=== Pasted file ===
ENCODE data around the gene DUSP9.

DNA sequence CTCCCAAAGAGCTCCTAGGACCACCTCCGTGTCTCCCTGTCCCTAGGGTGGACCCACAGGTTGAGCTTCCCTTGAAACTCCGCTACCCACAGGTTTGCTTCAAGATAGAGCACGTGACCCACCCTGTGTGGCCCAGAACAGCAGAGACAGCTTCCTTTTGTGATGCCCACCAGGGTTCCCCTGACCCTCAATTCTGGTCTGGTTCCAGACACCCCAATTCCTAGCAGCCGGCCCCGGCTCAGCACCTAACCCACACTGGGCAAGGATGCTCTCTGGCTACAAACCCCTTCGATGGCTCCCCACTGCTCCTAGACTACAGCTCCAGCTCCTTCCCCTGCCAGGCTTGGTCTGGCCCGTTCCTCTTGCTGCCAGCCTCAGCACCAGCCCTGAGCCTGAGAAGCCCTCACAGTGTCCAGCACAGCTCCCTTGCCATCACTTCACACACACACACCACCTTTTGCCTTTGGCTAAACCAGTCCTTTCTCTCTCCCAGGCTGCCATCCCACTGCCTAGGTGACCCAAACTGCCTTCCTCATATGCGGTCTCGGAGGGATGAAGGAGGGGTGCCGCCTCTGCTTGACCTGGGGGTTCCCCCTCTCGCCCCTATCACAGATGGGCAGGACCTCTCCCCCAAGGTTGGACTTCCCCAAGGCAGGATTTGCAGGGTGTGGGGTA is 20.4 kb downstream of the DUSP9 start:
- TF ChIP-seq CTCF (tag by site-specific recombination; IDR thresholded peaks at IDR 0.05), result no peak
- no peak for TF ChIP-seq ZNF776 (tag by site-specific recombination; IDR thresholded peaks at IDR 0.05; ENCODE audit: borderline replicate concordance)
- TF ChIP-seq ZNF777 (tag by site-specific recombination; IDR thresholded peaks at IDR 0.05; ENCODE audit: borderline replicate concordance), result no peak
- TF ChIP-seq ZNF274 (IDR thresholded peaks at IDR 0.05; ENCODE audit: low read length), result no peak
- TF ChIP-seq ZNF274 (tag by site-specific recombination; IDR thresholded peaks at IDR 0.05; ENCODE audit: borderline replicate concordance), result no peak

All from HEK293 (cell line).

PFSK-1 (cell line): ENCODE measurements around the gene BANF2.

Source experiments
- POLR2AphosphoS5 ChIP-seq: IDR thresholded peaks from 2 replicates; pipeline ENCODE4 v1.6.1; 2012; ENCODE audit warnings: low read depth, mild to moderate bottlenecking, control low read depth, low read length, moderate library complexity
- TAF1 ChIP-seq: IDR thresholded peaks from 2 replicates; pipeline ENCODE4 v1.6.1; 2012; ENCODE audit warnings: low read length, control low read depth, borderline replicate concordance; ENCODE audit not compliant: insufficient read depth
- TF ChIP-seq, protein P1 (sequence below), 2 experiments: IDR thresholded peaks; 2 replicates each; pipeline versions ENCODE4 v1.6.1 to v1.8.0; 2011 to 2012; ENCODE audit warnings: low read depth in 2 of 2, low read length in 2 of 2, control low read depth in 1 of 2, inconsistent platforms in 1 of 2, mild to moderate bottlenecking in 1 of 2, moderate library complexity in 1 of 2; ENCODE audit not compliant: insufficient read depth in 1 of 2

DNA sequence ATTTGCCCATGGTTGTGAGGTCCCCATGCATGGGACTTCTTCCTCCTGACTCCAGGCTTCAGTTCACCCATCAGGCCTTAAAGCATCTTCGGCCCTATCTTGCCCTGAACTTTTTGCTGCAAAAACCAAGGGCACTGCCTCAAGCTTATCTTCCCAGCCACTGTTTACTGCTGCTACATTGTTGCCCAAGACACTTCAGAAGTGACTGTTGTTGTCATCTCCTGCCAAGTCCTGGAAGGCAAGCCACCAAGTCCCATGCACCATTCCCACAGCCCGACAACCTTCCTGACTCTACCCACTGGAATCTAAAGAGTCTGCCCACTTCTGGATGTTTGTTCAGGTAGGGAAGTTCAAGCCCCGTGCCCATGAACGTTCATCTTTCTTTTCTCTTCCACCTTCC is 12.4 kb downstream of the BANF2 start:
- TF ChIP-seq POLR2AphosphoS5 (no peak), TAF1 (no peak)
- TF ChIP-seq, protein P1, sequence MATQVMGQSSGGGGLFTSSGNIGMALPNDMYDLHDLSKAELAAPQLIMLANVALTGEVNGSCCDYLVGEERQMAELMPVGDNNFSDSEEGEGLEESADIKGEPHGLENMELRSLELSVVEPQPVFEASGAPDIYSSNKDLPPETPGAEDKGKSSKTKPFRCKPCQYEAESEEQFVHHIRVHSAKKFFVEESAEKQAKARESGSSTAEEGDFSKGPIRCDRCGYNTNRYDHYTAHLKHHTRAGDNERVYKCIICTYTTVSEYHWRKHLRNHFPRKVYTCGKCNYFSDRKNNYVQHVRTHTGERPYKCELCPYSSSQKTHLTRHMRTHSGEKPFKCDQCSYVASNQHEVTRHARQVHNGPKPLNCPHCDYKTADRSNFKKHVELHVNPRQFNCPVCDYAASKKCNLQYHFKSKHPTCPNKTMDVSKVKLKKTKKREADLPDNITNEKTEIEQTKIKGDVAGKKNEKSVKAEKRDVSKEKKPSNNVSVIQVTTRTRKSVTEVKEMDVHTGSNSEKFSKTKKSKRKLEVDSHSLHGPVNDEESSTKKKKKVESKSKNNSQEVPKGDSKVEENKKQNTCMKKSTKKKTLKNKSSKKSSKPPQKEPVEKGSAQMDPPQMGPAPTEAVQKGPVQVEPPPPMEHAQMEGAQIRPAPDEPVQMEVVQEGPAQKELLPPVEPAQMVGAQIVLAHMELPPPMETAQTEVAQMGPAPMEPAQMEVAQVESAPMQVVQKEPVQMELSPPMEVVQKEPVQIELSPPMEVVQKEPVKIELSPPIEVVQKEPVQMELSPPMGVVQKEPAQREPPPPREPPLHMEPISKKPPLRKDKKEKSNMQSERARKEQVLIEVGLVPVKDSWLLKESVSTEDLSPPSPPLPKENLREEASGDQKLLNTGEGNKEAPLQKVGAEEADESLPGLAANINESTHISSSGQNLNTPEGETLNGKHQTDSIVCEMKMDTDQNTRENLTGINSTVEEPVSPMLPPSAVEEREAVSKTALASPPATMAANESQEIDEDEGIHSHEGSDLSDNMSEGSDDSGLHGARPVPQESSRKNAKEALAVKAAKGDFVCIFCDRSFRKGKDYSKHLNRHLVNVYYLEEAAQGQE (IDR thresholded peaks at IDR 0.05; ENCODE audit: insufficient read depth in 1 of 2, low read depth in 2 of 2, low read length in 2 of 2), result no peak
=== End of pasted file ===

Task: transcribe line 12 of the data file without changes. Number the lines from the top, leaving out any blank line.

- TAF1 ChIP-seq: IDR thresholded peaks from 2 replicates; pipeline ENCODE4 v1.6.1; 2012; ENCODE audit warnings: low read length, control low read depth, borderline replicate concordance; ENCODE audit not compliant: insufficient read depth